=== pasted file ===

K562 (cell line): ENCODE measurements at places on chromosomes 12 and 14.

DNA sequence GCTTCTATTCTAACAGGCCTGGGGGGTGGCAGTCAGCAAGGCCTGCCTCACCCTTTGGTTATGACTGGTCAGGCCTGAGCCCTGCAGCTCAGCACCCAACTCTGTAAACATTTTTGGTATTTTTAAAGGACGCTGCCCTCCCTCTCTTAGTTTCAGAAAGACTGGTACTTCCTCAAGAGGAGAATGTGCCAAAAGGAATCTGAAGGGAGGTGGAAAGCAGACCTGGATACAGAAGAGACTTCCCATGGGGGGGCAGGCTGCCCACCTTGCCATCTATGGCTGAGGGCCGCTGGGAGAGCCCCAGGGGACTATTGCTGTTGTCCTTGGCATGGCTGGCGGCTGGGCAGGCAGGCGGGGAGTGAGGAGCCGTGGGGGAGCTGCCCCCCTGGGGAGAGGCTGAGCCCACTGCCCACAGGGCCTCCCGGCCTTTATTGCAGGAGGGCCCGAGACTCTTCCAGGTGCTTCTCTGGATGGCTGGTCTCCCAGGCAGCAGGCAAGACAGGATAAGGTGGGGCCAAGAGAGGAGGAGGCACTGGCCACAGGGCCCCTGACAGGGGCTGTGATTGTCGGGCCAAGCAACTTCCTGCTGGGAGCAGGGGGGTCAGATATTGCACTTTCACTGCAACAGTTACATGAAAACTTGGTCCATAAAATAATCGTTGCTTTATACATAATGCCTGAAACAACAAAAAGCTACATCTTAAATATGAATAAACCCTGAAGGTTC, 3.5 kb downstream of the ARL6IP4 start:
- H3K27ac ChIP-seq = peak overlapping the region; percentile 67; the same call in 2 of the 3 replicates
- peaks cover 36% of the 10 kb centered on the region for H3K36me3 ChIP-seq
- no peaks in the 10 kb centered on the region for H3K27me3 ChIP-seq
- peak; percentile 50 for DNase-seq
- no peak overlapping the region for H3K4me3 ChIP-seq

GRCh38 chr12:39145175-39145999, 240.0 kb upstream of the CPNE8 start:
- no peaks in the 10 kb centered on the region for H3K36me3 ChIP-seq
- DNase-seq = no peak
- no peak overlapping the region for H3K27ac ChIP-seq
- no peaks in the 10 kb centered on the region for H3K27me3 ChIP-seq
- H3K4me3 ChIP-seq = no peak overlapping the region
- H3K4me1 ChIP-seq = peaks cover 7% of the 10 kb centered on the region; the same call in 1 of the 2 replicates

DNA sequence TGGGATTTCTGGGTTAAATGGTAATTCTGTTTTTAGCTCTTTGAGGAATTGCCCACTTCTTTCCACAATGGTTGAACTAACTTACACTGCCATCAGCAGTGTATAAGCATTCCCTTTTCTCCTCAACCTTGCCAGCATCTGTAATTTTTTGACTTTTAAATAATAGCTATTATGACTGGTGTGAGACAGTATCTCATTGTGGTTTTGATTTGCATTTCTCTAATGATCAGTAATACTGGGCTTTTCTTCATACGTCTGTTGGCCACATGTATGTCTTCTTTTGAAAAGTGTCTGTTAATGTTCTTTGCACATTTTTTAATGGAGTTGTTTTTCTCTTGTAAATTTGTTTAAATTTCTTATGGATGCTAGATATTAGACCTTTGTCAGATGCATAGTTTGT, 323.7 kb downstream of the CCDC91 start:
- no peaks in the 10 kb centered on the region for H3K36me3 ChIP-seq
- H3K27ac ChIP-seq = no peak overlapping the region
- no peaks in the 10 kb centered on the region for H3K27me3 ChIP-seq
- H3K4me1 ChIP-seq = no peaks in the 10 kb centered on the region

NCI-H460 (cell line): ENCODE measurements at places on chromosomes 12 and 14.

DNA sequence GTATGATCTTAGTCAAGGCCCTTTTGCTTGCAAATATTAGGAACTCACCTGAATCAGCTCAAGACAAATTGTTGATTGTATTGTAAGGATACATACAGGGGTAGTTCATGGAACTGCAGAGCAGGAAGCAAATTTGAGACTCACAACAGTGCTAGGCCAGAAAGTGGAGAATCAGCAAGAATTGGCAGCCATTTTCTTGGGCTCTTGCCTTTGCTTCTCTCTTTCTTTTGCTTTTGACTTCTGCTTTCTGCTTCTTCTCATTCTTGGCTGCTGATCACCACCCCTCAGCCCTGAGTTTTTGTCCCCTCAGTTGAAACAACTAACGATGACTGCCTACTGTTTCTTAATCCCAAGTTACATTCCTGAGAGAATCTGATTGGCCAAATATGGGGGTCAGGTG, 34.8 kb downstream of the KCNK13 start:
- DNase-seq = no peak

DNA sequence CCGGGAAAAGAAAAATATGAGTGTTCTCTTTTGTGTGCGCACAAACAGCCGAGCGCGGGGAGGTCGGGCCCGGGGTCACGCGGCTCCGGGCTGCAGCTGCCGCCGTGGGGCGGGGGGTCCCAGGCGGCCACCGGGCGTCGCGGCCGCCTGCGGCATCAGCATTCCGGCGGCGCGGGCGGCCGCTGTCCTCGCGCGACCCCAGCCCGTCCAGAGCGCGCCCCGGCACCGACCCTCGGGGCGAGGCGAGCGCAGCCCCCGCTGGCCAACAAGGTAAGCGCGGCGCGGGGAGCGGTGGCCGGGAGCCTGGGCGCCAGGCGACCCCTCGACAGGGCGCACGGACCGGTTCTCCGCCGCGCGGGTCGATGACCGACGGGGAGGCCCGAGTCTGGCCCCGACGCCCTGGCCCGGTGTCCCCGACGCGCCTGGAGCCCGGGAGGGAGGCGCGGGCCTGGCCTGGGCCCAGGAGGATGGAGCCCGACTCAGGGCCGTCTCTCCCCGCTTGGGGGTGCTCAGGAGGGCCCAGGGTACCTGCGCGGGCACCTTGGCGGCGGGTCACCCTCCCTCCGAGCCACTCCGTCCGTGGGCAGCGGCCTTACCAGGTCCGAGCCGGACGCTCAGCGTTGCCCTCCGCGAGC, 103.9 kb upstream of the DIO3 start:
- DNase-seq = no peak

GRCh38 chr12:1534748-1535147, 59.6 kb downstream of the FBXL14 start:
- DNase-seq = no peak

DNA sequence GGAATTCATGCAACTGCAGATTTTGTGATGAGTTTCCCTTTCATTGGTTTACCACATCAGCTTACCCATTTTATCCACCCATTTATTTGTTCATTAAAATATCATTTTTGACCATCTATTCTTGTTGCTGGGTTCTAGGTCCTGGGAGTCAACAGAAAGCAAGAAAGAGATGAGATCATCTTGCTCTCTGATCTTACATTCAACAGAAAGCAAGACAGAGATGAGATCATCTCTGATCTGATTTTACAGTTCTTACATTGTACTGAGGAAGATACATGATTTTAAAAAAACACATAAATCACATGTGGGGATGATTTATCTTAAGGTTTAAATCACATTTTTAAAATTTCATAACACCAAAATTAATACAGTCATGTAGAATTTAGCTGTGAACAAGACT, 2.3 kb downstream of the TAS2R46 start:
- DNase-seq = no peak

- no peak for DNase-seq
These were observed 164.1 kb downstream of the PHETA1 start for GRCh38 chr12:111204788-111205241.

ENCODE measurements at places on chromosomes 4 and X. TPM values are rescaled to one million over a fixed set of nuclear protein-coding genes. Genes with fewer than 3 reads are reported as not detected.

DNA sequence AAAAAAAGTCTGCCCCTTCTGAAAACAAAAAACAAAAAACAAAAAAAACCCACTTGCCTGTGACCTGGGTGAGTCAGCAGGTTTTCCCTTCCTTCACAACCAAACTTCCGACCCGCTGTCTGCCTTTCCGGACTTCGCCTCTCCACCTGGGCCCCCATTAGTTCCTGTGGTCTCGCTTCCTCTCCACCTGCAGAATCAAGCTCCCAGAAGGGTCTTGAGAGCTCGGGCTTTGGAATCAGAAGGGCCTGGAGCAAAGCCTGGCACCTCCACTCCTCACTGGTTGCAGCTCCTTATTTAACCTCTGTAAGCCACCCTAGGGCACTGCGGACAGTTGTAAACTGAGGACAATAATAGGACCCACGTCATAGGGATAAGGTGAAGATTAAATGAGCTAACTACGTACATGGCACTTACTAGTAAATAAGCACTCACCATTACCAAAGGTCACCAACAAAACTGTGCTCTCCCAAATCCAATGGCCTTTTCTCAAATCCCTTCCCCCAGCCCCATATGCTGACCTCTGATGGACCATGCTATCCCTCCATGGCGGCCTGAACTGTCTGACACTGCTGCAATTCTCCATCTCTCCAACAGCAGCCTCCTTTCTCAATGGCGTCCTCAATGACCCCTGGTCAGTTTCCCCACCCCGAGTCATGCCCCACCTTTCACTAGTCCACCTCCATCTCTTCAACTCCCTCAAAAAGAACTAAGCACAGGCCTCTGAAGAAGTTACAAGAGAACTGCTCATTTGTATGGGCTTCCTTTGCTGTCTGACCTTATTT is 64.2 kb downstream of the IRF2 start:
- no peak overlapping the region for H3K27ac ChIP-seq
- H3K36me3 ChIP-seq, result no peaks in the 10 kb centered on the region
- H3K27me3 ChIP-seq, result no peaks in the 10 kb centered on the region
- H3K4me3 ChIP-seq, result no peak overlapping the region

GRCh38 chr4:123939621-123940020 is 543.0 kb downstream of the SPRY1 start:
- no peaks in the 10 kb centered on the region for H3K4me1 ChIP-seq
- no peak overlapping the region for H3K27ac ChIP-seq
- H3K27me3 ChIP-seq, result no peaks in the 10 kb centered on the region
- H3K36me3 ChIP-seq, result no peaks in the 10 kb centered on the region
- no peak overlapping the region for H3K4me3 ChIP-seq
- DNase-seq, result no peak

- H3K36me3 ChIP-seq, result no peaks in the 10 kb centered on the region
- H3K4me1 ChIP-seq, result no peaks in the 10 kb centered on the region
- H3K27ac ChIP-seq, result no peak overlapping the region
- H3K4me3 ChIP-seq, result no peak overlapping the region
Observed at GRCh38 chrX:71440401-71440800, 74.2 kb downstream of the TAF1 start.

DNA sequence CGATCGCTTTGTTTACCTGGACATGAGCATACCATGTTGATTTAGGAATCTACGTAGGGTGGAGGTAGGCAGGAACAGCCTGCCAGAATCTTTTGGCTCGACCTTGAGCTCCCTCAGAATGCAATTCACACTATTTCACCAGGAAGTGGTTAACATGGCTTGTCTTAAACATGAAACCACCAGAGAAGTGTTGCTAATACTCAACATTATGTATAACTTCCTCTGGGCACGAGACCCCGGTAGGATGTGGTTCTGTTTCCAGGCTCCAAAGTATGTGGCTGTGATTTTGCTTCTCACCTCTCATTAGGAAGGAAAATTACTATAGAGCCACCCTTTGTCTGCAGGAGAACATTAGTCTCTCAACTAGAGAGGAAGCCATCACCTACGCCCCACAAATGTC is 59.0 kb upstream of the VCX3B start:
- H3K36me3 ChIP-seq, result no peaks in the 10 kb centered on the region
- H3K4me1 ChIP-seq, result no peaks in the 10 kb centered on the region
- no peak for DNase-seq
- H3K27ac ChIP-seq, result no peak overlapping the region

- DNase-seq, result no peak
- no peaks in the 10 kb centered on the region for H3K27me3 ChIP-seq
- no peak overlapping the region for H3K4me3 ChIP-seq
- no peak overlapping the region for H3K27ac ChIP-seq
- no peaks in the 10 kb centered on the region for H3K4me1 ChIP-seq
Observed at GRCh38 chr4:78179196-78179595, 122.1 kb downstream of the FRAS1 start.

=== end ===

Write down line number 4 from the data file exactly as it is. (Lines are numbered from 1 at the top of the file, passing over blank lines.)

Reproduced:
- peaks cover 36% of the 10 kb centered on the region for H3K36me3 ChIP-seq